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Tschaikowsky's Swan Lake: A Slow Start
Some of the great works for musical theater had less than successful beginnings. Verdi's opera, La Traviata was one; the Louisville Ballet's next presentation, Swan Lake, was another.
Peter Tschaikowsky had already achieved a reputation as a composer of operas, notably for Eugene Onegin and The Queen Of Spades, when the Russian Imperial Opera commissioned him to compose a ballet. He accepted with alacrity, commenting, "I have long wished to try my hand at this kind of music." Students of his life and work point out that he also desired the commission stipend which amounted to $10,000.
The origin of his topic and choice of it is shrouded in mystery. The story has both German and Russian sources, with the latter being dominant, a characteristic which many members of the Moscow elite resented. Other factors affecting its success (and lack thereof) in the early years at the Bolshoi Theater included the inadequacies of the choreographer, the conductor, the dancers and the orchestra. Complaints by the critics included "a poverty of creative fantasy as well as thematic and melodic monotony. Ballet politics also figured. The house prima ballerina on opening night was not cast in the female lead, which instead went to a considerably less talented rival, largely because of the financial muscle of the latter's millionaire husband.
At that time, Tschaikowsky was limited in his knowledge of ballet, saying "all I need is to take ballet scores out of the library and make a detailed study of this kind of composition." If he needed technical advice on tempi for the dancers, or the sequence in which scenes for various forces should come, there was no one in Moscow he could consult. That limitation made his presence during rehearsals less than useful. As a result, performances for the next eleven years in Moscow left much to be desired. Only when he witnessed Act II in Prague did he have "a moment of supreme happiness."
He was never to know the heights of acclaim Swan Lake would attain. It was only later that he would attain the recognition of being "a symphonies with a unique talent for ballet." It was only the painstaking work and talent of later choreographers which would lead to such accolades as "SWAN LAKE is the greatest and perhaps most impressive of classical ballets," said Louisville Ballet Artistic Director Alun Jones, who recently emphasized that this work is technically demanding for the principals and the very large supporting cast. Ballet Master Vincent Falardo underscored that fact by pointing that the cast includes twenty-two swans, who must perform their roles perfectly.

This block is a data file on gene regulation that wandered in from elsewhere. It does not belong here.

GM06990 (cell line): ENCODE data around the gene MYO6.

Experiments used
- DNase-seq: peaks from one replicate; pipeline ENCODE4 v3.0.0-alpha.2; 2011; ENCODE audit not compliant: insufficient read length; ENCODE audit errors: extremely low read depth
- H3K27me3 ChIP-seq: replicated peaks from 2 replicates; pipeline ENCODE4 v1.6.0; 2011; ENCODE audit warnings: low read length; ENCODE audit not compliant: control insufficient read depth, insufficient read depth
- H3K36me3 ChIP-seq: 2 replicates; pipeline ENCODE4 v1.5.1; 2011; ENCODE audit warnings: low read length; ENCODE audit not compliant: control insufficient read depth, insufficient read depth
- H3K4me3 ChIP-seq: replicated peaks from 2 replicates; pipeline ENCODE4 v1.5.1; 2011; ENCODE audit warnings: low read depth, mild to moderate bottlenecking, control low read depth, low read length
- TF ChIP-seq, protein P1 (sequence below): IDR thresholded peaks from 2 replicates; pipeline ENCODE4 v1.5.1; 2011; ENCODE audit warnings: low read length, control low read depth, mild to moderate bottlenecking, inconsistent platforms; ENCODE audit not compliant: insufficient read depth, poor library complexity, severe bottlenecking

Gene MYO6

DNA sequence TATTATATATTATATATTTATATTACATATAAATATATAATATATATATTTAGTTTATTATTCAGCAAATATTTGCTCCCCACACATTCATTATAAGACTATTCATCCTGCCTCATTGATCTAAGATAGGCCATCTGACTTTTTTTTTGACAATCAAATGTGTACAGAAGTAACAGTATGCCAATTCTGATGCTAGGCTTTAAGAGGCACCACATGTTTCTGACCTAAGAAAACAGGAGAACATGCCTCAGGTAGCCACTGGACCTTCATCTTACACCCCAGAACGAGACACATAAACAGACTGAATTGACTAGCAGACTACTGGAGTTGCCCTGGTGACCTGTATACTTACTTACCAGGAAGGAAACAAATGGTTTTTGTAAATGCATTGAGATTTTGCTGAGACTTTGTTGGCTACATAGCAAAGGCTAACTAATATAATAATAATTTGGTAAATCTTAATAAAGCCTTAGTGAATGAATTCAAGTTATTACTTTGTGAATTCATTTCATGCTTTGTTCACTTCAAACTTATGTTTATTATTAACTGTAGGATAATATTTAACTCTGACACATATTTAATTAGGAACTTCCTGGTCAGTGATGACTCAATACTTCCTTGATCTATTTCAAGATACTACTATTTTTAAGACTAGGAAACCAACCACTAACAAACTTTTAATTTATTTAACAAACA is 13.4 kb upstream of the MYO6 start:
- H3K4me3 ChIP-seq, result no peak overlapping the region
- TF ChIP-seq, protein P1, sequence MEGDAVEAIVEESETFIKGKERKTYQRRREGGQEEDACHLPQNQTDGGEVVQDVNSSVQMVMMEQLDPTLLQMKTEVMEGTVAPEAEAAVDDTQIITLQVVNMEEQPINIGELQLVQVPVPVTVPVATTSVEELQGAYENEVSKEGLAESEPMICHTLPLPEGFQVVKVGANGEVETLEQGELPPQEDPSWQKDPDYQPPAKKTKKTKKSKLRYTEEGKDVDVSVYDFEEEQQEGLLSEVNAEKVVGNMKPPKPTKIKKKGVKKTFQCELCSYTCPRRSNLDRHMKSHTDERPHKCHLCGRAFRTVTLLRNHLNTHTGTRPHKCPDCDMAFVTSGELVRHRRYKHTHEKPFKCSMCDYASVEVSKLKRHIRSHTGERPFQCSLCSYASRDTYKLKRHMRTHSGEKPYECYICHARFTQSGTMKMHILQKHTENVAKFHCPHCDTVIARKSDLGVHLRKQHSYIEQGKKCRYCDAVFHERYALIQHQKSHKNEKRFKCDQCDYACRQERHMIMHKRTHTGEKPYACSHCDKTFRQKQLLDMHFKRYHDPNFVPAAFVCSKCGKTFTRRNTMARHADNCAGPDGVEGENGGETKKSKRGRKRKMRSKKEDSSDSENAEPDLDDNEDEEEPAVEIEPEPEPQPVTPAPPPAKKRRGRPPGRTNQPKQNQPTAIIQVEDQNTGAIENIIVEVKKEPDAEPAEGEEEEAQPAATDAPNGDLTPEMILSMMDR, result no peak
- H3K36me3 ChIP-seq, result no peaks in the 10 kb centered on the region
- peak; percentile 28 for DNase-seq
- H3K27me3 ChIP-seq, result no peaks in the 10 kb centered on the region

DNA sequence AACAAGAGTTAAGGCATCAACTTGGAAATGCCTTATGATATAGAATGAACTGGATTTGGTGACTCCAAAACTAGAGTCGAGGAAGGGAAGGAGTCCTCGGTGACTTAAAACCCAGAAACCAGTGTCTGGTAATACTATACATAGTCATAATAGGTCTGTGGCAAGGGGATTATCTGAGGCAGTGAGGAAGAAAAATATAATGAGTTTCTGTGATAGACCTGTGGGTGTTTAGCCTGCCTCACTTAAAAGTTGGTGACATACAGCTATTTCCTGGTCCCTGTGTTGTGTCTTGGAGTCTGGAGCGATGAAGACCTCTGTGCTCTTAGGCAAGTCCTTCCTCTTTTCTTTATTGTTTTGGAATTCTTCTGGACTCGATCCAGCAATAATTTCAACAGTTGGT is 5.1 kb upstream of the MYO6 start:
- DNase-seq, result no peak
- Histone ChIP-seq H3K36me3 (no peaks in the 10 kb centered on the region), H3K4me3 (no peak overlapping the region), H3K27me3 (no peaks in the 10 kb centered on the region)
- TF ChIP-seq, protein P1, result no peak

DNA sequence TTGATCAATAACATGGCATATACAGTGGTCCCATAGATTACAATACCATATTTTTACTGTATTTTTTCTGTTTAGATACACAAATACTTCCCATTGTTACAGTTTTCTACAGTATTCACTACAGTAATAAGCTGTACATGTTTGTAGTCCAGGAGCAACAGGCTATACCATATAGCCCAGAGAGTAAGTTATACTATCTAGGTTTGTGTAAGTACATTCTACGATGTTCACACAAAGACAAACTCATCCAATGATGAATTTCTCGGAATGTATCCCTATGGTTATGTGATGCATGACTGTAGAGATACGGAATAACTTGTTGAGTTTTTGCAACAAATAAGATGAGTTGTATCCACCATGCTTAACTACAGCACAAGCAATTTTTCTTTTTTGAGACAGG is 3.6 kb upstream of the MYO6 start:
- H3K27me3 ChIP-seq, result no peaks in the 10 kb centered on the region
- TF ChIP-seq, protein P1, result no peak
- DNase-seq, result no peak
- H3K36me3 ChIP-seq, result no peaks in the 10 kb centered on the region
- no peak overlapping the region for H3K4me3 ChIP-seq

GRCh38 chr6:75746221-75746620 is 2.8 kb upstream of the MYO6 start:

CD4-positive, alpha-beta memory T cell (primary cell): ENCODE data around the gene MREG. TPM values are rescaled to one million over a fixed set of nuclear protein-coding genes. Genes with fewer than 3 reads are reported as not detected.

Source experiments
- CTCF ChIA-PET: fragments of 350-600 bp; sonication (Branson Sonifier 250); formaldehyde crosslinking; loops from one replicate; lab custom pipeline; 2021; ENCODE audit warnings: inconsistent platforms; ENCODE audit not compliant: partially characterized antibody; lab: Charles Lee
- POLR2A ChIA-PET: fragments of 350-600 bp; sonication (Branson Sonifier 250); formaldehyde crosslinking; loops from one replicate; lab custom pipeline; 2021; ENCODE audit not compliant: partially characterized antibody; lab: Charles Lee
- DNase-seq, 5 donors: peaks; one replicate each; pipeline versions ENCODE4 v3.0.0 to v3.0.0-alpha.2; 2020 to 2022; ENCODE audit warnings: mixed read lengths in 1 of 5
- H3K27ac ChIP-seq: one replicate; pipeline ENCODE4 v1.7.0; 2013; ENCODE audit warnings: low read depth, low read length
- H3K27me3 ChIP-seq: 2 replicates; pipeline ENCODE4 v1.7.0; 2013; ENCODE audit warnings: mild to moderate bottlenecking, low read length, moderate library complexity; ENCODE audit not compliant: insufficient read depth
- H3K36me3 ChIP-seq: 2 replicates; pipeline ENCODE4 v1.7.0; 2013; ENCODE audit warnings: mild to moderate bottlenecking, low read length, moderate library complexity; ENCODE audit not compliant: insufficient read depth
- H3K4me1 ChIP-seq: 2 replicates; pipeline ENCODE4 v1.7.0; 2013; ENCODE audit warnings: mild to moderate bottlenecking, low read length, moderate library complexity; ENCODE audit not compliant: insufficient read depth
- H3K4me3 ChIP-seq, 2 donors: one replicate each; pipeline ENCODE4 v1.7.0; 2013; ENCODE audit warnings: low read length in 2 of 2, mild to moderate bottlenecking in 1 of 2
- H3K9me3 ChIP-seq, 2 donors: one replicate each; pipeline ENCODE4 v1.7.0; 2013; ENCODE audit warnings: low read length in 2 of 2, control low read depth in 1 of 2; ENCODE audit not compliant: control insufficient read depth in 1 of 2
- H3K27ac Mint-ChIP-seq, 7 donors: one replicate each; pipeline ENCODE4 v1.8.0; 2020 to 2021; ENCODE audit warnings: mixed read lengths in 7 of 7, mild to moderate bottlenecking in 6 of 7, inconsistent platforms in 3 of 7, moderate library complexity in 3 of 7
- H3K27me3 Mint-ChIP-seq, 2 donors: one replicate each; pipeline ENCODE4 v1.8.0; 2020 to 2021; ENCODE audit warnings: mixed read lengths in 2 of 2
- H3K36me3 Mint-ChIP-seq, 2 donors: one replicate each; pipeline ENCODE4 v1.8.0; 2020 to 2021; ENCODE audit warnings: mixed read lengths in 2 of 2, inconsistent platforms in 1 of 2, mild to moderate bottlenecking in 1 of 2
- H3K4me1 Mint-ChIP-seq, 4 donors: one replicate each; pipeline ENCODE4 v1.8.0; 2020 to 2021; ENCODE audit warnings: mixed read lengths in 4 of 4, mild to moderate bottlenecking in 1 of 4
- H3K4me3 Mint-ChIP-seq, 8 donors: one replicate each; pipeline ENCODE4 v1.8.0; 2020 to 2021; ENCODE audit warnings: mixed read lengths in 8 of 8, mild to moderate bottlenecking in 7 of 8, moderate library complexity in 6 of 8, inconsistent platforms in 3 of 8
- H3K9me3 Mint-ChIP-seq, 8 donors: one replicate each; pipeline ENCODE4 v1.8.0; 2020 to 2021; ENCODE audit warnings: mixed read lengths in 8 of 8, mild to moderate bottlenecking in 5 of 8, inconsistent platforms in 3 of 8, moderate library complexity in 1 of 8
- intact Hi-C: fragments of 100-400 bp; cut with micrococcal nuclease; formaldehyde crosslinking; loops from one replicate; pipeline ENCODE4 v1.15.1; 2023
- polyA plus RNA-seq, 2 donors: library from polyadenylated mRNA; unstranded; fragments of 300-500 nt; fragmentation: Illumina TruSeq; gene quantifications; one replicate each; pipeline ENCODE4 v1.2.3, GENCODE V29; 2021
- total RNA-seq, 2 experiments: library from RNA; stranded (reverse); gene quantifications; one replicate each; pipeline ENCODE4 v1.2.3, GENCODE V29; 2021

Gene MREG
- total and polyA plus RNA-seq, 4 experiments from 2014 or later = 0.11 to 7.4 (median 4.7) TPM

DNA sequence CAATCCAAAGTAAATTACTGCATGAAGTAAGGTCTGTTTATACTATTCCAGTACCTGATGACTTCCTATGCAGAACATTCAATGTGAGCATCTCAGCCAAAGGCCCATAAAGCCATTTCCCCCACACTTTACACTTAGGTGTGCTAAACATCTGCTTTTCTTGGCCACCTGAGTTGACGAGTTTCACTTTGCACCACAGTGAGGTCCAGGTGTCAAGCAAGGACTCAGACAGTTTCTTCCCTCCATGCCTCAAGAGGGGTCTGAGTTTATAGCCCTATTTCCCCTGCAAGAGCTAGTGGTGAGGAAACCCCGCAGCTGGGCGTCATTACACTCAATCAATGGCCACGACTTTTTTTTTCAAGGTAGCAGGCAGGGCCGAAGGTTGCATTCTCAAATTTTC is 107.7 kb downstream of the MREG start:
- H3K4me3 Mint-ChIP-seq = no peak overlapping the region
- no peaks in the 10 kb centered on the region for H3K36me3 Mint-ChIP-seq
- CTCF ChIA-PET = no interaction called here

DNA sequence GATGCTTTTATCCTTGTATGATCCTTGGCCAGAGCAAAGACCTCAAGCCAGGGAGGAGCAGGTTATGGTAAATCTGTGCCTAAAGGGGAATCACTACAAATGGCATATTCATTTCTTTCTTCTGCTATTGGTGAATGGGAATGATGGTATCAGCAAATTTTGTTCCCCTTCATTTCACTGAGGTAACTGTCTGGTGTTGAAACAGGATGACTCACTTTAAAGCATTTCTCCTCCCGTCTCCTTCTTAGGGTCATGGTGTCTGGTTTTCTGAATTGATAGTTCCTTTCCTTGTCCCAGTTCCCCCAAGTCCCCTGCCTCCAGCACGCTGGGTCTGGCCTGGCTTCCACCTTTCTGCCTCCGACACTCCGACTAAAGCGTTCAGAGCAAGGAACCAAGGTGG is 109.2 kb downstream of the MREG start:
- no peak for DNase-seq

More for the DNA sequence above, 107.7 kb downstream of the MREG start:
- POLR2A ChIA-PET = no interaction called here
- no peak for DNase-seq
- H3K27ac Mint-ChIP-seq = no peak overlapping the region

Performances will be at 8 p.m. Thursday, Friday and Saturday, November 9-11 at Whitney Hall with a matinee at 2 p.m. on November 11.
Would You Go To A 150 Year Old Play?
Some of you already have – and having heard the plaudits it received at the Kentucky Center For The Arts recently – you might consider it to have achieved status as a classic.
The reference is to the opera Rigeletto by the Italian music master Joseph Green, whom we know better as Giuseppe Verdi. This is its seventh presentation by Kentucky Opera; it probably has been performed more than a thousand times in more than a score of countries on all continents.
What accounts for such sustained popularity?
There is probably no one reason other than that its melodies have a universal appeal. Still, there are appealing elements in the story, such as Gilda's self-sacrificing act of love for the Duke who betrays her; pity for her hunchback father from whom the opera takes its name; the tenor solo by the villain, in which the Duke projects his perfidy by alleging that women are the prime cause of men's infidelity. All the elements are the creations of Verdi and Piave, his librettist. They cannot be found in the text of the play by Victor Hugo. The Duke's aria was kept a secret even from the tenor until just before the first curtain to avoid "premature popularity." Verdi knew he had a winner, and he was right: the next morning, almost every man in Venice was singing or whistling "La donna e mobile!"
The Mexican tenor Raul Hernandez amply showed why the New York City Opera has cast him as the Duke later this season. And while his local debut in this role deserves vigorous applause, Gaetan Laperriere's portrayal of the title role deserves even more. Laperriere will also join Hernandez in New York. It will be interesting to read what New York critics write about them and the gifted soprano Olivia Gorra, who also hails from south of the border.
Raves are also in order for Director Joseph LoSchiavo, Conductor Cal Stewart Kellogg, Olivia Gorra (Gilda), Angola Horn (Maddalena). All too often, directors are overlooked.